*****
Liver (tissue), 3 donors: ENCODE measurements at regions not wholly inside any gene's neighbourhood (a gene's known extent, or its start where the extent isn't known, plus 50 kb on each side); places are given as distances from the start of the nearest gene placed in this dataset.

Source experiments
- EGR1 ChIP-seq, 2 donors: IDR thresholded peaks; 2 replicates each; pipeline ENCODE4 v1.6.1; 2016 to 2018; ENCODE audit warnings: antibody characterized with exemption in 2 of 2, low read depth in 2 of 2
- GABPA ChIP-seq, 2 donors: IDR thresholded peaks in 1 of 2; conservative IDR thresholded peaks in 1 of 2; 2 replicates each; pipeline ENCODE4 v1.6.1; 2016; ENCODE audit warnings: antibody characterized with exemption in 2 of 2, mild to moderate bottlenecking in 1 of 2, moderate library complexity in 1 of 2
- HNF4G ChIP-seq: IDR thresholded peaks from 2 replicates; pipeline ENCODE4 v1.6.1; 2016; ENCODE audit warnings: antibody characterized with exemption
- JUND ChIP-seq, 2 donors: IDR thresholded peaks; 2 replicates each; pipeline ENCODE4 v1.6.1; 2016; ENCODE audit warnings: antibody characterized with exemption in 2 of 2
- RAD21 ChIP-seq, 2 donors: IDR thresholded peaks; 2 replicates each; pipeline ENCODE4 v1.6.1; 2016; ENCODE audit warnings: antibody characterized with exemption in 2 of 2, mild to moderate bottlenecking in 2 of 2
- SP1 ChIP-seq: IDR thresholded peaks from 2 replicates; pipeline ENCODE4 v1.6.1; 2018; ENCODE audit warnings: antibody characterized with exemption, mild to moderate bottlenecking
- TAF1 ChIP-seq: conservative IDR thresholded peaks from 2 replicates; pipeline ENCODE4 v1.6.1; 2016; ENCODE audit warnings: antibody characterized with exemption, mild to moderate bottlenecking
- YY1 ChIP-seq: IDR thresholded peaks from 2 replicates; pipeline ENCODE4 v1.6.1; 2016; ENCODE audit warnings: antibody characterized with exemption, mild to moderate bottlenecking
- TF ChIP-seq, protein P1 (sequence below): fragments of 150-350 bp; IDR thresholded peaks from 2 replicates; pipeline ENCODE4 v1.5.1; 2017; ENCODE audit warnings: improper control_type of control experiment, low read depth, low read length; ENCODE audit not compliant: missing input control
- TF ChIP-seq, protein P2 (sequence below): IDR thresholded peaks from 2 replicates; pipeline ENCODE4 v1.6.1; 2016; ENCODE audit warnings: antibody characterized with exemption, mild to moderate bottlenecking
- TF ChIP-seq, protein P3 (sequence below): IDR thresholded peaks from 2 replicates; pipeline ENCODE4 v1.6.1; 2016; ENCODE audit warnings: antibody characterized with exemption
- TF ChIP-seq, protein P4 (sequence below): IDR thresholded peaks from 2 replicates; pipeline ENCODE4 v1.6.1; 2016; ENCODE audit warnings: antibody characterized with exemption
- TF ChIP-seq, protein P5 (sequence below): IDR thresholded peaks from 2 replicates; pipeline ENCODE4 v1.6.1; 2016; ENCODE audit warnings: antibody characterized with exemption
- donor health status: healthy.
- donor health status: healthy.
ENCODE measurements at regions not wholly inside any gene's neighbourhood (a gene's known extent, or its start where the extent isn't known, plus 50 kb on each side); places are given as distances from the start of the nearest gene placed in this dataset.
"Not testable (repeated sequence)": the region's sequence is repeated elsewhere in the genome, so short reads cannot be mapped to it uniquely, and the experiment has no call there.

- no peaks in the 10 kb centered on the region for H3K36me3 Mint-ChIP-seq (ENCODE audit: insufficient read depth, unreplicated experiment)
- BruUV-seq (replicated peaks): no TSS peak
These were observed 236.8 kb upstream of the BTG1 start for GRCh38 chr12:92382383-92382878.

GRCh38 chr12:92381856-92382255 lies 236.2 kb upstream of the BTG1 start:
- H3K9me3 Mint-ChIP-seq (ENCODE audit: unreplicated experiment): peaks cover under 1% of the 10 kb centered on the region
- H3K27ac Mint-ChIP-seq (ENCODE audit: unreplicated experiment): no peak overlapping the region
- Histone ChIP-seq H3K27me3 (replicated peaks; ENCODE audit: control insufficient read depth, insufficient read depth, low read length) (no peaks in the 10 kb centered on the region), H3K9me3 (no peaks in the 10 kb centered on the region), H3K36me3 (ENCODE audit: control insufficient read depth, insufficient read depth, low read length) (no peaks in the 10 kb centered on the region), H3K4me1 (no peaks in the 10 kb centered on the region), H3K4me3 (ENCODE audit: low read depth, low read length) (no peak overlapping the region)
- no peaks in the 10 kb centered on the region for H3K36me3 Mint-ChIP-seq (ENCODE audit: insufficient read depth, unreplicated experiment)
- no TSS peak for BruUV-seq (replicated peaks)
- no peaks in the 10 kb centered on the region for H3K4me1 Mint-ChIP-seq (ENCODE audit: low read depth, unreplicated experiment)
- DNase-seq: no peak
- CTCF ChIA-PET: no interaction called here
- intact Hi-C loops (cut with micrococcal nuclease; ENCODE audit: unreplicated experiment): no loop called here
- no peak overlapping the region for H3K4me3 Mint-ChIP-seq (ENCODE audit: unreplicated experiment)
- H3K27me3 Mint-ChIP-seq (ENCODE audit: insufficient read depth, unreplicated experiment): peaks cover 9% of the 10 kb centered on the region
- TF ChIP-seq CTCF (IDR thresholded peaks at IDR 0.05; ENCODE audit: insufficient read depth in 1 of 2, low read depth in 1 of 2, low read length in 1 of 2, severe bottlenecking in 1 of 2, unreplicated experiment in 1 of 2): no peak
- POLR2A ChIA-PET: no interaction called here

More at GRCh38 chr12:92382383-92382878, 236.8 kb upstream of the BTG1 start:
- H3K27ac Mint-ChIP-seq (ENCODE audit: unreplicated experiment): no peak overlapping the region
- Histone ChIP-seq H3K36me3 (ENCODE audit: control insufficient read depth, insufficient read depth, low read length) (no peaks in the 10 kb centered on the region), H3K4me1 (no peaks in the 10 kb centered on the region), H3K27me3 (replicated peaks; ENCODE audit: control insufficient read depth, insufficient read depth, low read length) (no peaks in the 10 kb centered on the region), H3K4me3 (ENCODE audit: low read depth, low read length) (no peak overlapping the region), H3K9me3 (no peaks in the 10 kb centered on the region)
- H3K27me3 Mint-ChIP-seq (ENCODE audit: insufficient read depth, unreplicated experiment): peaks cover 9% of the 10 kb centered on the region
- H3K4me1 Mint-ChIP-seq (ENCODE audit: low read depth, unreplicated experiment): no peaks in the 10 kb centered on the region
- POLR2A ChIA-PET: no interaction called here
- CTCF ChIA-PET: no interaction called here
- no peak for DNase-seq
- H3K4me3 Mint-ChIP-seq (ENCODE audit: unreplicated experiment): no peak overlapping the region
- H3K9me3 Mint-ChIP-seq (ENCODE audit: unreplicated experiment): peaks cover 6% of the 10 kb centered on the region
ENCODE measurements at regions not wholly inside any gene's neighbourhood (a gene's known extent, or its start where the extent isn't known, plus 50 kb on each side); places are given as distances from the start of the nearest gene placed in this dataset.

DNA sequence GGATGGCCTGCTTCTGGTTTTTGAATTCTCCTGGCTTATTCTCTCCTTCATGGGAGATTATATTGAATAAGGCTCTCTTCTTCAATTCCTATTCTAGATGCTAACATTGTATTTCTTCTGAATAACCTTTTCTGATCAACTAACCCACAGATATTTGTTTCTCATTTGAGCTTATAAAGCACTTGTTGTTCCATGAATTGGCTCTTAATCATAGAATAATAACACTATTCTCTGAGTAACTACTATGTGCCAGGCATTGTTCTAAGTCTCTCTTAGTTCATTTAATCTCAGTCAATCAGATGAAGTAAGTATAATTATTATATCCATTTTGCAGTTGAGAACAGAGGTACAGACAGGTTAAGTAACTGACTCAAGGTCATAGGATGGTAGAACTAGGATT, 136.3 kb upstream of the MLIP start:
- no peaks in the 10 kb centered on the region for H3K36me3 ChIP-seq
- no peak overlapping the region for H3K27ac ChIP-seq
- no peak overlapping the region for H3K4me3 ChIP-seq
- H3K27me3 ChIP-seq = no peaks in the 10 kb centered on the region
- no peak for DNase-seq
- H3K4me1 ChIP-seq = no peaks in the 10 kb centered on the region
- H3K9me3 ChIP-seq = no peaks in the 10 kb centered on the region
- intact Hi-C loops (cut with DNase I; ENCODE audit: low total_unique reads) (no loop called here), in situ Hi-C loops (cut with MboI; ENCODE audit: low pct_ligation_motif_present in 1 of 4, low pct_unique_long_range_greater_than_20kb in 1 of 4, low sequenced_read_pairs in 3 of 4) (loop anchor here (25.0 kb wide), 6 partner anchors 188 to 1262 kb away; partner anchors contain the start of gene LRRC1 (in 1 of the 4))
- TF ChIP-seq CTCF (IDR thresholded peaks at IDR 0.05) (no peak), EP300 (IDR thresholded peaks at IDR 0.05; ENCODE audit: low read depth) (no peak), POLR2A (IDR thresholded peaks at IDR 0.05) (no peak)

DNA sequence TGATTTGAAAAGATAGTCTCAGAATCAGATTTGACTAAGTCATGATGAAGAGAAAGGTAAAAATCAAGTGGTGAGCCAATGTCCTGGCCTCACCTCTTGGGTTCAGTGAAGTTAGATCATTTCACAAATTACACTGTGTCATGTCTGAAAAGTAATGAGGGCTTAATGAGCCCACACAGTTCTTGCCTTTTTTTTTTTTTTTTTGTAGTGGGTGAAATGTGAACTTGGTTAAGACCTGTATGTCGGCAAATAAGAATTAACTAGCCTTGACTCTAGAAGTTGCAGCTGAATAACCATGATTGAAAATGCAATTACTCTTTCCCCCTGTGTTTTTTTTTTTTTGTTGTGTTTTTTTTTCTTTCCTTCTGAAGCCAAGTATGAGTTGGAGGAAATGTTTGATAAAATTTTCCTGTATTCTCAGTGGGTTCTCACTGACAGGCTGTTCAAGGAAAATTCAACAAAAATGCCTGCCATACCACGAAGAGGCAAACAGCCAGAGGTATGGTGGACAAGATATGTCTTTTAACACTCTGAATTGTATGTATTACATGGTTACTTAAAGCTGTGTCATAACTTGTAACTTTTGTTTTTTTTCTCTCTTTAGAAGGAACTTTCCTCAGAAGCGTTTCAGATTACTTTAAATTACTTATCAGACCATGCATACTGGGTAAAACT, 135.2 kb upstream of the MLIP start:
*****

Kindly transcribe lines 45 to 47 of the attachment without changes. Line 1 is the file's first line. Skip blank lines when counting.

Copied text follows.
- H3K4me3 Mint-ChIP-seq (ENCODE audit: unreplicated experiment): no peak overlapping the region
- H3K9me3 Mint-ChIP-seq (ENCODE audit: unreplicated experiment): peaks cover 6% of the 10 kb centered on the region
ENCODE measurements at regions not wholly inside any gene's neighbourhood (a gene's known extent, or its start where the extent isn't known, plus 50 kb on each side); places are given as distances from the start of the nearest gene placed in this dataset.